1. Schedule loss evaluations under the present guidelines are inadequate to compensate injured workers for the economic loss they suffer as the result of workplace injury. It is essential to bear in mind that workers do not receive full compensation for their lost wages when they are out of work due to injury, and in many cases they receive far less because of the reduced payment made for periods of partial disability. As a result, even when workers receive a schedule loss award, it is often inadequate to replace their actual lost wages. In some cases, workers receive no compensation for schedule loss even under the present guidelines. And in other cases, the schedule loss finding terminates payment for lost wages, leaving the worker permanently disabled and without compensation for ongoing wage loss.

2. There is no economic basis to adopt guidelines that would result in a significant downward revision of schedule loss awards. The Department of Financial Services recently approved a 4.5% decrease in loss costs, which will save employers nearly a half billion dollars. Further reductions are expected as result of the Board’s adoption of a prescription drug formulary. Moreover, claim trends indicate that employer costs will continue to decline in future years. There is no compelling cost-based argument to slash schedule loss awards.

3. There is no medical basis to support the adoption of the proposed guidelines. The proposed guidelines completely eliminate consideration of the anatomical damage resulting from most injuries. There is no medical basis upon which it can be said that broken bones, dislocated joints, torn ligaments and tendons, and joint replacement surgeries cause no permanent damage to the body. In addition, there is no medical basis upon which it can be said that the normal range of motion of the human anatomy has changed, or that range of motion deficits have a significantly smaller impact on the function of a limb today than previously.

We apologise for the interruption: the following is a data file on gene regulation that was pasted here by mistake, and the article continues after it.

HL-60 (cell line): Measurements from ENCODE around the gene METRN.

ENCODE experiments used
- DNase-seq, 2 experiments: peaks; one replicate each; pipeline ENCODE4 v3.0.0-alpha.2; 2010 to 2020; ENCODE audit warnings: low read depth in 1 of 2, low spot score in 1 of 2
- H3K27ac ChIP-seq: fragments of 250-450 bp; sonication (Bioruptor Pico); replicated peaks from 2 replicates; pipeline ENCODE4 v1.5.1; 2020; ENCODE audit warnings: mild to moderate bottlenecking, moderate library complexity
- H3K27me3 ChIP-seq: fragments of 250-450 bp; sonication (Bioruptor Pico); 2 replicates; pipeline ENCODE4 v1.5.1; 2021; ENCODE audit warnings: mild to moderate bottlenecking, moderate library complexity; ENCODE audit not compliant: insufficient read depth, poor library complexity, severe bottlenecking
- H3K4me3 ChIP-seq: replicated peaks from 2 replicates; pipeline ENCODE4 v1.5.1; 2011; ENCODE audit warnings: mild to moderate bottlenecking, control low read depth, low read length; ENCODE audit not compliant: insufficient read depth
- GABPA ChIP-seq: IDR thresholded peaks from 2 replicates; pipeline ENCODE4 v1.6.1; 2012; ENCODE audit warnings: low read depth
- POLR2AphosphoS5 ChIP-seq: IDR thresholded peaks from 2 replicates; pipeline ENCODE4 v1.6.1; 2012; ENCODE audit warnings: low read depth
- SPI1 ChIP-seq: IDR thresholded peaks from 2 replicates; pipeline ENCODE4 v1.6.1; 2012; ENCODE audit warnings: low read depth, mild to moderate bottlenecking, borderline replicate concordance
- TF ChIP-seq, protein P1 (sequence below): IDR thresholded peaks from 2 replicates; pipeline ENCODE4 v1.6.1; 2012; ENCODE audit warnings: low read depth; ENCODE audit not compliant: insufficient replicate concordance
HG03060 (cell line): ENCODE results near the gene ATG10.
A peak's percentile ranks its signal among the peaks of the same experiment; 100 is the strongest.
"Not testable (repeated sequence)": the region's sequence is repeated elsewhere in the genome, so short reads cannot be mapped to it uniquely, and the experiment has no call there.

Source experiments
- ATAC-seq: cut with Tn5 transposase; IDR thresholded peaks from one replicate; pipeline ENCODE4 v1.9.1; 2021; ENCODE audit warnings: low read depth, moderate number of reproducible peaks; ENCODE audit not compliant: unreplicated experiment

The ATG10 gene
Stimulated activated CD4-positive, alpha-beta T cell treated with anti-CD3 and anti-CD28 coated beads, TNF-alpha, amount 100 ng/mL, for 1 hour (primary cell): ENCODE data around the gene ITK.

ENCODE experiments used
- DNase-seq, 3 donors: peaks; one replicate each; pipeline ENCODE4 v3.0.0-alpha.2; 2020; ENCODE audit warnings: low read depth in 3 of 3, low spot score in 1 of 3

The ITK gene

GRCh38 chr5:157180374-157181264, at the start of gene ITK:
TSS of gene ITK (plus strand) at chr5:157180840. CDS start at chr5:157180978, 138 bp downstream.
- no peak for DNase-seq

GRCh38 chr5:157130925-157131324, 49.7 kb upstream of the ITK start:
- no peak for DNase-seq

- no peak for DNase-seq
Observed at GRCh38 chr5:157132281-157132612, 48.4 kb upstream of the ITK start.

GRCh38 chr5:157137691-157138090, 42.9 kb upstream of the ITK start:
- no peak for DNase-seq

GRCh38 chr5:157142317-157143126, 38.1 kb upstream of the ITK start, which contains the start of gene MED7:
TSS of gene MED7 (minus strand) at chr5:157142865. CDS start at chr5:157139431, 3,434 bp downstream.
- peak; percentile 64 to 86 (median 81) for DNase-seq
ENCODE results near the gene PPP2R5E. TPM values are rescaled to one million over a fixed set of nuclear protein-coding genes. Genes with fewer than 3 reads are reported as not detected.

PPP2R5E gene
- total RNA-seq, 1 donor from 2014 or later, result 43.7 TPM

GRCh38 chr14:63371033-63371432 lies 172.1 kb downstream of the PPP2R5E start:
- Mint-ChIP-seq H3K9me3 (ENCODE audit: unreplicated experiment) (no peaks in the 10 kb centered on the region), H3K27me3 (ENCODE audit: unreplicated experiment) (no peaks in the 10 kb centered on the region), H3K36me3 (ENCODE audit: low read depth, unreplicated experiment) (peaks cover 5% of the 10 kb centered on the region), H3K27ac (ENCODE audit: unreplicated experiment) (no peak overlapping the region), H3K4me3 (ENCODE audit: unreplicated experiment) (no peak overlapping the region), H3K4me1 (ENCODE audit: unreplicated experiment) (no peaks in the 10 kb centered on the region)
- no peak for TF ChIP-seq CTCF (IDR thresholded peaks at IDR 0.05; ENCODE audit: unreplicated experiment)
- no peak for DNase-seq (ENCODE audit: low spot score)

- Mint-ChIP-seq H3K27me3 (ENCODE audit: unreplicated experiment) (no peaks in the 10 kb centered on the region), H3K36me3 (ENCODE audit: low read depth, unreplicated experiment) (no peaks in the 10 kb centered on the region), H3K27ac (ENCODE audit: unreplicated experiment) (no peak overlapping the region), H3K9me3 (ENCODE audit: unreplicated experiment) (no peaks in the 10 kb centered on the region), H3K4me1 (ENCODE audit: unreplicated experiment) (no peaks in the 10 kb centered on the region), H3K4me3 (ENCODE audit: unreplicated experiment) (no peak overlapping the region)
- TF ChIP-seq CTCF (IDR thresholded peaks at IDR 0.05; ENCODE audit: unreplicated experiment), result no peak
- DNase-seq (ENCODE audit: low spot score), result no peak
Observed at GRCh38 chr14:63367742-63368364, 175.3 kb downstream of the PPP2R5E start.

4. The proposed regulations and guidelines are inconsistent with the authority the Legislature delegated to the Board. The 2017 State Budget directed the Board to revise its guidelines based on advances in medicine. The proposed guidelines are largely focused on the impact of medical impairment on earning power, which is not a medical question, but rather a legal determination. The Board has released no documents or information providing any medical support for the revision of its guidelines, nor has it explained how loss of function is now significantly less impactful than it has been in the past. Finally, the schedules in Workers’ Compensation Law Sections 15(a)-(t) represent a legislative determination about the impact of medical impairment on earning power, and the WCA does not believe that it is proper for the Board to exercise its judgment on that issue. Instead, the Board’s authority under the statute is limited to determining the extent to which the injured worker has suffered a loss or loss of use of the limb.

5. The proposed regulations and guidelines are fundamentally unfair to injured workers. The proposed regulations would strip injured workers of important protections and due process rights, and would create a system ripe for abuse by employers, insurers, IME vendors, and IMEs. The proposed guidelines would largely eliminate compensation for permanent loss of use for tens of thousands of injured workers. This is inconsistent with the language and intent of the Workers’ Compensation Law, would vastly exacerbate the existing inadequacy of benefits, and is not in the interests of justice. Low wage workers, who already receive the least compensation because of the wage-oriented basis of the law and who already believe the system is unfair and that benefits are inadequate, would suffer the most grievous harm as a result of the proposed regulations and guidelines.